Spot-Fixing in Pakistan & Bangladesh Cricket

A plot of conspiracy and spot-fixing in the Pakistan & Bangladesh elite domestic cricket leagues have been uncovered, with three men on trial in the UK facing serious allegations of spot-fixing. Cricket has for a long while been a hotbed for match-fixing scandals, and it is not surprising to see that it has happened again given the relatively low salaries paid to many international cricketers, and the systematic pressure that match-fixing syndicates are able to inflict upon the sport. After two men have been arrested in the UK, the cricketing world’s attention has been firmly shifted onto former Pakistan one-day opening batsman Nasir Jamshed as he pleaded not guilty to being involved in a bribery conspiracy.

A man handing over Euro banknotes.

Criminals often approach players in cricket with financial incentives to commit certain actions in a game. ©geralt/Pixabay

Despite facing a series of allegations that he was involved in a highly orchestrated corruption ring, the former Pakistani one-day cricketer has vehemently denied being involved. The two men who have been named in the case are Yousef Anwar, 36, and Mohammed Ijaz, 34. Both men previously denied the charges of bribery and corruption, but ahead of the trial in the Manchester Crown Court in the UK, the men both amended their plea and admitted guilt for their involvement in a plot to corrupt several Twenty20 tournament matches.

Specifically, Anwar and Ijaz admitted the charge of bribing players in the Bangladeshi Premier League and Pakistani Premier League between November 2016 – February 2017. The scale of this has not yet been fully revealed, but it is believed both men are just part of a wider operation to arrange spot-fixing opportunities to vulnerable players in both of the divisions. So far, the case has not overflowed onto the international cricketing circuit, but once the trial begins there may be more shocking revelations brought to the table. Once again cricket has been a sport targeted by criminals seeking to make quick money betting on fixed matches.

Vulnerabilities in Asian Domestic Cricket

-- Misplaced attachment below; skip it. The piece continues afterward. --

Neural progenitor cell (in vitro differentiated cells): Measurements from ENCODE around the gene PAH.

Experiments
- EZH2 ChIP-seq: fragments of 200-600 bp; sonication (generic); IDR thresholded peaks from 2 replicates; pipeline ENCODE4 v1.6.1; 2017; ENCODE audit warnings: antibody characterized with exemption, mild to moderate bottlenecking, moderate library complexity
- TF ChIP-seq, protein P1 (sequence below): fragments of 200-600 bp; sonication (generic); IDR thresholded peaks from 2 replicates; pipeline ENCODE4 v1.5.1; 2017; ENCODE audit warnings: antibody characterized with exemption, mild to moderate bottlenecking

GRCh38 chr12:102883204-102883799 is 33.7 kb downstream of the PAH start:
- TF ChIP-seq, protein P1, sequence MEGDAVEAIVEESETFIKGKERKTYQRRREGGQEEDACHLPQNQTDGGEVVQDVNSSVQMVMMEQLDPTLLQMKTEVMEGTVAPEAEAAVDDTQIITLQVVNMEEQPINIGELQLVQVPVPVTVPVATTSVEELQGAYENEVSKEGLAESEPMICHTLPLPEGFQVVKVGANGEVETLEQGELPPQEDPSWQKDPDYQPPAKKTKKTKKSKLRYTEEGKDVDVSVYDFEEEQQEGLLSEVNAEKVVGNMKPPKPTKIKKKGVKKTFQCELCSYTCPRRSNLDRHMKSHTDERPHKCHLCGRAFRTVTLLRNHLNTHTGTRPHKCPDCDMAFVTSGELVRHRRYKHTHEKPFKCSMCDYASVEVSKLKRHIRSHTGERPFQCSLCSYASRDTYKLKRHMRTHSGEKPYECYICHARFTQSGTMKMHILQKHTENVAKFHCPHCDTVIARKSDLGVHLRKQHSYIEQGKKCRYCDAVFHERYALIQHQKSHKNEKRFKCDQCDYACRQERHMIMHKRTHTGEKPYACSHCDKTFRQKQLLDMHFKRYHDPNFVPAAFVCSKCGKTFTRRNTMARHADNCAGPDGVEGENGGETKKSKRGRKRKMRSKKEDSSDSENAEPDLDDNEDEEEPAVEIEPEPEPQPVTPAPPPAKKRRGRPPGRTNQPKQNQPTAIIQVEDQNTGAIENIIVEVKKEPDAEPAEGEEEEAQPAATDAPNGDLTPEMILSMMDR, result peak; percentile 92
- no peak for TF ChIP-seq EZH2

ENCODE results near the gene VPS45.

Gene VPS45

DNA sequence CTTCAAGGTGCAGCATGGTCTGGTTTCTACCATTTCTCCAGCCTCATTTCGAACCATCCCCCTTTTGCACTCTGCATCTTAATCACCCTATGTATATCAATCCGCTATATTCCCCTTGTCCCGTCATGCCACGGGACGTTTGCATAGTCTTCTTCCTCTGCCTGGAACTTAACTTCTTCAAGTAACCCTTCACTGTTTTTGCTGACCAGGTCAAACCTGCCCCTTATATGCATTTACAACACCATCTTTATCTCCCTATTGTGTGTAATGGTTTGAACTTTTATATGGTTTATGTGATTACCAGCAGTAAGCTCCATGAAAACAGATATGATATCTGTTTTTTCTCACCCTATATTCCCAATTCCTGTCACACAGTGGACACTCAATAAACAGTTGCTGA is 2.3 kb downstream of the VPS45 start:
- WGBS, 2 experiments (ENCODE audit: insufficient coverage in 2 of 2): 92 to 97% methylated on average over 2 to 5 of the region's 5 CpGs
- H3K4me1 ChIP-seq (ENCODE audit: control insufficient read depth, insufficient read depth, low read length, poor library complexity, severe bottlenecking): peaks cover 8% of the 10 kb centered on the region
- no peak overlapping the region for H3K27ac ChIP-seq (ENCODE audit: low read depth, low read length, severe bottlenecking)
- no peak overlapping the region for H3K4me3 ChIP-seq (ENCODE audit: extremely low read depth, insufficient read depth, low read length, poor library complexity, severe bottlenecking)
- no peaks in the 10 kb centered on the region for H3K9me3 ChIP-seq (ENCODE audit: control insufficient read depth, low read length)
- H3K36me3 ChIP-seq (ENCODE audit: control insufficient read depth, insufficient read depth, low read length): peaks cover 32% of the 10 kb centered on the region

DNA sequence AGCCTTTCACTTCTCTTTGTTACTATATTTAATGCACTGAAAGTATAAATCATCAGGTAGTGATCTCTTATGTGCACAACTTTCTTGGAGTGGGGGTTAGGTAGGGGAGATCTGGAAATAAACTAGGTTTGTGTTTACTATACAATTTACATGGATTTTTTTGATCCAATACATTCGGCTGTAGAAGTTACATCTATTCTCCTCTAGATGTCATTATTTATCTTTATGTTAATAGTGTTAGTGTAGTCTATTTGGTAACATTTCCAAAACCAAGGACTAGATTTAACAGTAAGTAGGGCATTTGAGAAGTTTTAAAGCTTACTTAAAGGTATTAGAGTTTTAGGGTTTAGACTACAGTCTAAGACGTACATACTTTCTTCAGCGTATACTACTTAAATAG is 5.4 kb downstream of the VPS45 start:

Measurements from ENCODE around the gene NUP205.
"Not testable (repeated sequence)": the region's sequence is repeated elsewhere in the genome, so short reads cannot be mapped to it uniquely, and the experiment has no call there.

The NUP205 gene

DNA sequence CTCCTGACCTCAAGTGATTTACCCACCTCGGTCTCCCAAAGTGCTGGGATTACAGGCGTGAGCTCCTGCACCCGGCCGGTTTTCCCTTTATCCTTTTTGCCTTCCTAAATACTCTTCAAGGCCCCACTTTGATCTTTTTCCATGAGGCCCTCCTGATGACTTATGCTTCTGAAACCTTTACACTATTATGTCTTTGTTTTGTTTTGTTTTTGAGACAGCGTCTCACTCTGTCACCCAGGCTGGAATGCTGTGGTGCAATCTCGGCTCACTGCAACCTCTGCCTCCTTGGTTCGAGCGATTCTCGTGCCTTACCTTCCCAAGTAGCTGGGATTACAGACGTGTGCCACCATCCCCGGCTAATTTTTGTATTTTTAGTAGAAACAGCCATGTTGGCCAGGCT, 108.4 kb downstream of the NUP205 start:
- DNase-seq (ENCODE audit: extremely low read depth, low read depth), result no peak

It is an all too familiar case of corruption in an Asian domestic cricket league. This time taking place consecutively in Bangladesh and Pakistan. But given the sophisticated nature of this operation, it does leave one wondering exactly how deep this corruption plot goes. All the while, hundreds of games are being played across the region on a monthly basis, and the line of defense against such prevalent corruption is very thin.

Cricket has long had a vulnerability when it comes to match-fixing. Players are often paid very low wages, and the susceptibility for them to comply with bribery is very high. Often, criminals will target a player and convince them to do just a small action in a match, perhaps to bowl a no-ball on a specific delivery, or bowl a wide on a certain delivery. As for batsman, the case is usually more serious, as match-fixers will require them to be out before a certain score, or by a particular method.

These actions blatantly undermine the values of professional sport, and destroy the natural competitive spirit that makes it so enjoyable to watch. The reputation of the sport is at stake every time a plot like this is uncovered and given the implications on commercial sports betting, it is no surprise that the repercussions are particularly serious for those involved. Speaking in court, the charges read by the court clerk was:

They conspired together to offer financial advantages to professional cricket players with the intention of inducing those players to perform their professional duties improperly by failing to play competitive cricket matches in good faith.

The seriousness of the charges brought against the two individuals is by no surely evident. It also demonstrates the international scale of this conspiracy, where two individuals based in the UK are able to corrupt cricket matches in Asia. Upon delivering the charges the two individuals, who have admitted guilt were granted bail ahead of the sentencing hearing expected to take place early next year.

As for the Pakistani batsman, Nasir Jamshed has denied charges of bribery and spot-fixing. Prosecutors began proceedings against him this week and his trial is ongoing at the Manchester Crown Court in the UK.

How Asian Bookmakers Are Tackling the Corruption

One of the most effective measures of fighting spot-fixing is the use of artificial intelligence systems. Bookmakers deploy deep analytics across their sportsbooks to identify irregularities in the betting volumes on particular matches, and certain markets within each of these matches. By using the power of data, betting companies worldwide can mitigate against potentially fixed matches with a very high degree of certainty.

Unlike match-fixing, which tries to rig the outcome of an entire result, spot-fixing only tries to manipulate one small aspect of the match. It has become increasingly possible to do this in small divisions of marginalized sports due to the extensive coverage offered by bookmakers around the world. With in-play betting offering punters hundreds of markets on small cricket games, the vulnerability and risk level for spot-fixing to occur has become extremely high.

As the threat increases in many sports and the tactics deployed by criminals become more elaborate, bookmakers are often left struggling to keep up with the demands to mitigate the problem. So far, technology and cross-communication between the various sports betting platform appears to be handling the problem. But as new casinos and sports betting companies pop-up across Asia, the industry will have to work in unison to make sure corruption does not become an uncontrollable problem.

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